Village is first in Norfolk to get better broadband - but scheme behind it criticised over delays
- Credit: Archant Norfolk
It has taken years of campaigning, 15,000 signatures and £41m in funding, and yesterday the first village in Norfolk was connected to high-speed Broadband as part of a county-wide project which will hugely increase internet speeds.
More than 3,500 homes and businesses in 30 areas across the county will soon be fixed up to faster broadband thanks to the campaign, backed by the Eastern Daily Press, which aims to get 83pc of Norfolk connected to high-speed broadband by 2015.
The broadband cabinet unveiled in Croxton, near Thetford, yesterday was the first in Norfolk to be built under the government's Broadband Delivery UK (BDUK) framework.
But despite being ahead of schedule in the county, the government-backed scheme was criticised by the National Audit Office for being behind target.
Norfolk, Suffolk, Cumbria and the Highlands and Islands were singled out in a report by the National Audit Office for struggling to hit the target of connecting 90pc of properties to broadband services of at least 24Mbps (megabits per second) by 2017.
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Auditor general Amyas Morse said: 'The rural broadband project is moving forward late and without the benefit of strong competition to protect public value.'
Some contracts had been delayed because BDUK was awaiting State Aid approval from the EU, which regulates any public subsidies which could have the potential to distort competition and affect trade between member states.
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Norfolk's scheme is three months ahead of schedule but it is expected to cover 83pc of the county rather than the government's target of 90pc, unless more money is found.
That cash could come from the government with an extra £250m pledged in the latest Comprehensive Spending Review to help areas reach a target of 95pc high-speed broadband coverage.
Minister for culture, communications and creative industries, Ed Vaizey, told the EDP yesterday that he was pleased with Norfolk's progress and suggested the county could receive more money for the programme.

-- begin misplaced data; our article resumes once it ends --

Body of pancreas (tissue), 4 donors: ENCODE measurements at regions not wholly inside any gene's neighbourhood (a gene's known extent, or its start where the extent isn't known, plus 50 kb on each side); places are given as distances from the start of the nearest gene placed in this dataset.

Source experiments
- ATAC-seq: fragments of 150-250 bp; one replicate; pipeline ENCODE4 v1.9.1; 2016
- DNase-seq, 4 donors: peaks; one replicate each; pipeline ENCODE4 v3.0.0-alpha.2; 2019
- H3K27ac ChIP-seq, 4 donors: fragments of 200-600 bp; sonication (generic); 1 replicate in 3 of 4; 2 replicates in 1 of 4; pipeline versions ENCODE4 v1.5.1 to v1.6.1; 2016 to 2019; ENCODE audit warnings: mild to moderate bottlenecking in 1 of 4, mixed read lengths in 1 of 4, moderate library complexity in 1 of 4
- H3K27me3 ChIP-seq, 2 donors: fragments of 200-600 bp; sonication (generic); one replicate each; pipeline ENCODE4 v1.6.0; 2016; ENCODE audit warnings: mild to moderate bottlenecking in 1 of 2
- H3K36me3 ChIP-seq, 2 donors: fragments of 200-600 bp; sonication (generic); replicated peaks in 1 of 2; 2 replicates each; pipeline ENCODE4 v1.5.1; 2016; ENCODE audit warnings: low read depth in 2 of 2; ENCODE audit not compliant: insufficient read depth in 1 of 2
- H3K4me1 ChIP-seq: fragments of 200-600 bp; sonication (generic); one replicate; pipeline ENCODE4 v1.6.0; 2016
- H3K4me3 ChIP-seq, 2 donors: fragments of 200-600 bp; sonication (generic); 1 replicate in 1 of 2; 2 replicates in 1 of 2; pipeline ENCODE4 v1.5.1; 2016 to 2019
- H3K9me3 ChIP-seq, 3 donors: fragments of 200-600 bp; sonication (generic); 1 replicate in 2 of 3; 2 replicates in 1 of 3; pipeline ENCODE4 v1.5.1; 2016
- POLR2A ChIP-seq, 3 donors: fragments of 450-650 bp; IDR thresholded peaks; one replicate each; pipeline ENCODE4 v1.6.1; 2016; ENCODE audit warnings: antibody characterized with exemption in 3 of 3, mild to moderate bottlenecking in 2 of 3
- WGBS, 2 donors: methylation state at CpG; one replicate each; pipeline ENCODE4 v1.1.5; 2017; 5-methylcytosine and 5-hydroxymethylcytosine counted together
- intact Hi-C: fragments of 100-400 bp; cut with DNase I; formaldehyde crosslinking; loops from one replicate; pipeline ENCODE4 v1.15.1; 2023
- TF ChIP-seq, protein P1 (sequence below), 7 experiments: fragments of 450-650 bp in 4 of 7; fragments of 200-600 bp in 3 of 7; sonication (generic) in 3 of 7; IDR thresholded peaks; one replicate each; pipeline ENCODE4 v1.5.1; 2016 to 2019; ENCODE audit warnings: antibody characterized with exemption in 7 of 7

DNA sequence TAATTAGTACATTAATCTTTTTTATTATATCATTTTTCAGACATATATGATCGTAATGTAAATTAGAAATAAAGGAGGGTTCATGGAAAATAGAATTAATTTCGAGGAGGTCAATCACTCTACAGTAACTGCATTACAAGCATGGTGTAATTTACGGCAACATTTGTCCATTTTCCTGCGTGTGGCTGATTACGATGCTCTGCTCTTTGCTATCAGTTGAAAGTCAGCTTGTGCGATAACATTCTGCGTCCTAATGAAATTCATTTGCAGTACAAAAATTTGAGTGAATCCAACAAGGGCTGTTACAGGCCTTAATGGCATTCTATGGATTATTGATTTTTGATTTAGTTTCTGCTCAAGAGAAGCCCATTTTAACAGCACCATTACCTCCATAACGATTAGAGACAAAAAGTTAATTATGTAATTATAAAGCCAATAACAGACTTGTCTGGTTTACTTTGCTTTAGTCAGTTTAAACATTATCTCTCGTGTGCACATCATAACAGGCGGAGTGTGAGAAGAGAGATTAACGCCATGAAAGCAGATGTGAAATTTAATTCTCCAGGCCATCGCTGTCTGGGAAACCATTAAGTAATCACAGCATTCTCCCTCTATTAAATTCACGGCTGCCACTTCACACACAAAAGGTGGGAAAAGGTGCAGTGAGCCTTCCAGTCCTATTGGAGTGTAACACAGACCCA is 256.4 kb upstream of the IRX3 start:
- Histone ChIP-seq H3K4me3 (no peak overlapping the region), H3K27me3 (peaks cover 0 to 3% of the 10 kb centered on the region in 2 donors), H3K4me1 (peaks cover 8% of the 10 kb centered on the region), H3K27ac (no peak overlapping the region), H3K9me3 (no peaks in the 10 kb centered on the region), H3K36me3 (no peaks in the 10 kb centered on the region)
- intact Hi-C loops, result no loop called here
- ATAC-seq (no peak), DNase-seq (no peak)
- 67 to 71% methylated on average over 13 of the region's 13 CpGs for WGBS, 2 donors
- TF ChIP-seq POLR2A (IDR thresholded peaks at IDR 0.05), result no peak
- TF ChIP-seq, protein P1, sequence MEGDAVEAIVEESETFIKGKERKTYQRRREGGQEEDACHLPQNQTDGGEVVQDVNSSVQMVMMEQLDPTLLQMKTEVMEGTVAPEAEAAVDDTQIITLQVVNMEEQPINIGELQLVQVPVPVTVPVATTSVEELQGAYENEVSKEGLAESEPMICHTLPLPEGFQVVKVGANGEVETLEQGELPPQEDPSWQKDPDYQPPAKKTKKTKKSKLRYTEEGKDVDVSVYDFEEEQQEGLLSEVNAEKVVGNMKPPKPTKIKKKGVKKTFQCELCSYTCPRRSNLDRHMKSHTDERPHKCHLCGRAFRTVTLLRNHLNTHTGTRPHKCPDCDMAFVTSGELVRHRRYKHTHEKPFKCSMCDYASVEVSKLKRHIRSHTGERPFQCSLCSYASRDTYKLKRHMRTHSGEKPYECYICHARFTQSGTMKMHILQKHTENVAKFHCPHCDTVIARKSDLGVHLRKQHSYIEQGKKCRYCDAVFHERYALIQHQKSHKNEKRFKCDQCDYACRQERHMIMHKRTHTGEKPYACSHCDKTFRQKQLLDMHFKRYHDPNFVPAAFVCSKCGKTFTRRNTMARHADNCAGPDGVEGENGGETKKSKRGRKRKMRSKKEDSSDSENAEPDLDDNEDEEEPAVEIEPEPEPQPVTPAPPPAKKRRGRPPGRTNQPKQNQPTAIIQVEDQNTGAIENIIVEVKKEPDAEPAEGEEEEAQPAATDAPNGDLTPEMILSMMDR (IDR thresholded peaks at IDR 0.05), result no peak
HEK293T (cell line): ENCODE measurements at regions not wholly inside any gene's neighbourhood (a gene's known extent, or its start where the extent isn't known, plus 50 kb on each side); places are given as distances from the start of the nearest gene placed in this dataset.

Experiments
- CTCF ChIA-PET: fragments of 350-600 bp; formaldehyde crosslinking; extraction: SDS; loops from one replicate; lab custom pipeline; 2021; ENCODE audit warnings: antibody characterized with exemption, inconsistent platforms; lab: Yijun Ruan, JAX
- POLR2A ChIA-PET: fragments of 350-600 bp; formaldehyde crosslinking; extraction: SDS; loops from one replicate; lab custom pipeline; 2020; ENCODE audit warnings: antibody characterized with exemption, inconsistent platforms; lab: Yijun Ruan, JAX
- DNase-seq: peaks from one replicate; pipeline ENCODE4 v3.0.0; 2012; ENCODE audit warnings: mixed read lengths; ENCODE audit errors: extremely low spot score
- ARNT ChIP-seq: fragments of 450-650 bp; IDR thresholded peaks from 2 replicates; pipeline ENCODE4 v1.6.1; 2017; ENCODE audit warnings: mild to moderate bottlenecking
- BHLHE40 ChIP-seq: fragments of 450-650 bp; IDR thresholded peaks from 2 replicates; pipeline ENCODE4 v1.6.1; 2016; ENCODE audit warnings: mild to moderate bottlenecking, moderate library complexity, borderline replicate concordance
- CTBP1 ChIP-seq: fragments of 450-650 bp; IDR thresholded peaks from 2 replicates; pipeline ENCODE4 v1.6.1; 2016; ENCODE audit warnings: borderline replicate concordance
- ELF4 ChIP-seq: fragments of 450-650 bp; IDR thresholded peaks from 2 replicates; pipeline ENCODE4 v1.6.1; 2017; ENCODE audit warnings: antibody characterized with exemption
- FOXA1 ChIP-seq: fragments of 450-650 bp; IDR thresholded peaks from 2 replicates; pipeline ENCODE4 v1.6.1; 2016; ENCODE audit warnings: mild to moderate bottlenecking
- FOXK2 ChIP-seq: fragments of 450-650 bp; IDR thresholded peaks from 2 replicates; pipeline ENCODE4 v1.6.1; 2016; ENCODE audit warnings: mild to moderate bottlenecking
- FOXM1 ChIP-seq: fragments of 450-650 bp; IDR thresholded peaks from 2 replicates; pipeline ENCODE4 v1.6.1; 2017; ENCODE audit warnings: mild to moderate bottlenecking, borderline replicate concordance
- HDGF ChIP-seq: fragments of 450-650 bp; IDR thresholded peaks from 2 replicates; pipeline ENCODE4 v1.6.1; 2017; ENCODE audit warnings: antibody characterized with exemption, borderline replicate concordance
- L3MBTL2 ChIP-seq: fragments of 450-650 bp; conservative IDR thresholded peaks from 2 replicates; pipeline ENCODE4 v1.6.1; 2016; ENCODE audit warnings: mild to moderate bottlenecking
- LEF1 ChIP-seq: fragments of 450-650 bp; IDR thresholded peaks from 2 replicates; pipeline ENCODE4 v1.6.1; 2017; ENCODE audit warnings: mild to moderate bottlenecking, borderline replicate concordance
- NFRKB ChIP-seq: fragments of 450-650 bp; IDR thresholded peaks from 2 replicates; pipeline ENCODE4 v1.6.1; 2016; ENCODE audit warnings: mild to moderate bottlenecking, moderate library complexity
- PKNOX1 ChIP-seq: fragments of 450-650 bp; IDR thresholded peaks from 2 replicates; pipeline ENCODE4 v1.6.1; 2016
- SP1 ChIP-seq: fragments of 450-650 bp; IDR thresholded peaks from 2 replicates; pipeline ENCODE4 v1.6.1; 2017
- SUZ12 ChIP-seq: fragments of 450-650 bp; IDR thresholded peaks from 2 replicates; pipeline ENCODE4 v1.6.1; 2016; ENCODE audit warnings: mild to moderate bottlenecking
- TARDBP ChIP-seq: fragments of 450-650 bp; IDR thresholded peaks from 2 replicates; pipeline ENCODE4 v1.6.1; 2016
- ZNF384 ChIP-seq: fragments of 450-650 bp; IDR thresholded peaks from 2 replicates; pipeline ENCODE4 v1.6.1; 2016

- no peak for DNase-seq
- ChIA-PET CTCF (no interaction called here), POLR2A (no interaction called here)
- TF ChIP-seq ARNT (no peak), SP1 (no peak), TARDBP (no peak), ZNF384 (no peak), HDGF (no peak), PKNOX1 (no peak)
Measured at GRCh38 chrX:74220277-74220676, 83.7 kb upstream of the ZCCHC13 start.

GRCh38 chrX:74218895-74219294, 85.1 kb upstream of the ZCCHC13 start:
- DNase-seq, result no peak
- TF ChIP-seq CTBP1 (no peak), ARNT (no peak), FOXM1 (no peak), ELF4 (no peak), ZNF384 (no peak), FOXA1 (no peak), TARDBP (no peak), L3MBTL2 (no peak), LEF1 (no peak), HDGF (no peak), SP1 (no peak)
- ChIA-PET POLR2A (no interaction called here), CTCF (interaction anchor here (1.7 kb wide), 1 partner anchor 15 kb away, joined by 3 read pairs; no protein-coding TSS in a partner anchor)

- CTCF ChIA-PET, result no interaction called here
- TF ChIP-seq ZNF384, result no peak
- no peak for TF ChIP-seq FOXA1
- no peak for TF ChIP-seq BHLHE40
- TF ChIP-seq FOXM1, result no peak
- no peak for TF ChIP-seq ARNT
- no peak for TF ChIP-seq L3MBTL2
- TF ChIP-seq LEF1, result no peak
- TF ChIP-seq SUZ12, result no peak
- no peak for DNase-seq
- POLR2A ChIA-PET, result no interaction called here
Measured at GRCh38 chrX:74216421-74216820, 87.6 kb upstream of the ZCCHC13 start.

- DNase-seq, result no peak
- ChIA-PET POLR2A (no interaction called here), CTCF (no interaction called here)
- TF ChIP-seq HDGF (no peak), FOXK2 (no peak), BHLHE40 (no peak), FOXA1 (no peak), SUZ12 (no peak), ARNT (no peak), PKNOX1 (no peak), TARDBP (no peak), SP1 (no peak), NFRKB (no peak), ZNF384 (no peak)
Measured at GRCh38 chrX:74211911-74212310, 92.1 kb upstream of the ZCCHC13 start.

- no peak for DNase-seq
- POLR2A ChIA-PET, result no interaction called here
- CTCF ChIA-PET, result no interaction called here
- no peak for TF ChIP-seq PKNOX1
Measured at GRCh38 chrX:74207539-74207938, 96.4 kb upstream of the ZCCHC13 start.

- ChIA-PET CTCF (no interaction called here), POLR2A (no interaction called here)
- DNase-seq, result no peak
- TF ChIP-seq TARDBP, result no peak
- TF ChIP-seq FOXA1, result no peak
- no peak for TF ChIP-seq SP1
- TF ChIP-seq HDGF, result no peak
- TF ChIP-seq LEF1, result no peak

'Norfolk is in a very good place,' he said. 'They've got planning lined up and permission for the cabinets.'
Mr Vaizey encouraged the county council to bid for a slice of the £250m funding which would bring Norfolk up to its 90pc target. 'We would listen to anybody who had a programme that we could fund that was robust,' he said.
Programme director Karen O'Kane said the Better Broadband for Norfolk project, which is costing £41m, had a tougher task than most counties as 57pc of the county would not have been connected without the public-backed project.
She said that even those homes which will not receive a connection of 24Mbps or above through the roll-out of the scheme would be getting faster connections, while the target of 90pc of homes and businesses connected to high-speed broadband was a government aim for the whole country rather than for Norfolk.
At the unveiling of the cabinet yesterday, she said: 'It is an incredible day for us because at long last we can see it happening. The difference is quite incredible.'
The Thetford area is the first to benefit from the scheme with a cabinet also connected for the Mundford Road industrial estate and another one installed near Thetford railway station.
County councillor for the Brecks Ian Monson said: 'The Brecks is often a forgotten part of Norfolk. We are delighted that it has started here.'
Yesterday morning, councillors, villagers and businesses gathered in Croxton Village Hall to celebrate the milestone.
A pink ribbon, with Better Broadband for Norfolk written on it, around the cabinet was cut by George Nobbs, leader of Norfolk County Council and council chairman Hilary Cox.
Mr Nobbs said Norfolk should focus on the progress of the programme rather than the Audit Office's report which he described as 'extremely unhelpful'.
He said: 'It is a very bizarre definition of lagging behind when we are the first. We were the first authority to apply for this, first to do a deal with the government and the first to put up our share of funding. We are months ahead of any other county.
'Everybody got behind this, the council, the MPs, the EDP. It will have a considerable effect on the county and help businesses in rural locations. In almost every aspect of life it is going to help.'
Kev Black, director of BT Openreach, told the gathering in the village hall: 'I think we should be very proud. What Croxton is seeing is the start of something really big here – adding jobs and growing the economy. It is hard, but we believe in what we are doing.'
The council expects to release the next list of areas to benefit from the scheme every couple of months and pledged to roll out the scheme as quickly as possible.
The project is being funded with £15m of council cash, £15m of government money and £11m from BT.
When complete in 2015, all properties in Norfolk will have a minimum internet connection of 2Mbps.